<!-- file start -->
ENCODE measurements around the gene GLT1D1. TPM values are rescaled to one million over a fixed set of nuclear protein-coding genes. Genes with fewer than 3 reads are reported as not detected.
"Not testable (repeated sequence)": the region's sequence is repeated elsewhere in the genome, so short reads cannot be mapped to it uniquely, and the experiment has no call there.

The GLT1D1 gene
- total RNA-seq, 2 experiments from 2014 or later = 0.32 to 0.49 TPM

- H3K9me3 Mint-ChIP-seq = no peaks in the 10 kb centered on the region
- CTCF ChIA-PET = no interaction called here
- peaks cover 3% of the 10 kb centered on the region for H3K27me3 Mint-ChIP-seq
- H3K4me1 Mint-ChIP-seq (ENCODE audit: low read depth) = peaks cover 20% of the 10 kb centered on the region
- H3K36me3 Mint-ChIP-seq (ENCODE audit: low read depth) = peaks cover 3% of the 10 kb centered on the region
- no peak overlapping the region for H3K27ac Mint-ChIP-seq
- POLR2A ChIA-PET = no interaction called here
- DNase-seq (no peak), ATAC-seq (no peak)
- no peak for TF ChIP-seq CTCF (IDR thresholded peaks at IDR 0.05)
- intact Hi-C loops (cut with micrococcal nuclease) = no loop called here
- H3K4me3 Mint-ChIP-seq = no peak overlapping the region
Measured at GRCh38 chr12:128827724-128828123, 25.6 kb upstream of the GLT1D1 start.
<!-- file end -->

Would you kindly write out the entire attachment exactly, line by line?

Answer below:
ENCODE measurements around the gene GLT1D1. TPM values are rescaled to one million over a fixed set of nuclear protein-coding genes. Genes with fewer than 3 reads are reported as not detected.
"Not testable (repeated sequence)": the region's sequence is repeated elsewhere in the genome, so short reads cannot be mapped to it uniquely, and the experiment has no call there.

The GLT1D1 gene
- total RNA-seq, 2 experiments from 2014 or later = 0.32 to 0.49 TPM

- H3K9me3 Mint-ChIP-seq = no peaks in the 10 kb centered on the region
- CTCF ChIA-PET = no interaction called here
- peaks cover 3% of the 10 kb centered on the region for H3K27me3 Mint-ChIP-seq
- H3K4me1 Mint-ChIP-seq (ENCODE audit: low read depth) = peaks cover 20% of the 10 kb centered on the region
- H3K36me3 Mint-ChIP-seq (ENCODE audit: low read depth) = peaks cover 3% of the 10 kb centered on the region
- no peak overlapping the region for H3K27ac Mint-ChIP-seq
- POLR2A ChIA-PET = no interaction called here
- DNase-seq (no peak), ATAC-seq (no peak)
- no peak for TF ChIP-seq CTCF (IDR thresholded peaks at IDR 0.05)
- intact Hi-C loops (cut with micrococcal nuclease) = no loop called here
- H3K4me3 Mint-ChIP-seq = no peak overlapping the region
Measured at GRCh38 chr12:128827724-128828123, 25.6 kb upstream of the GLT1D1 start.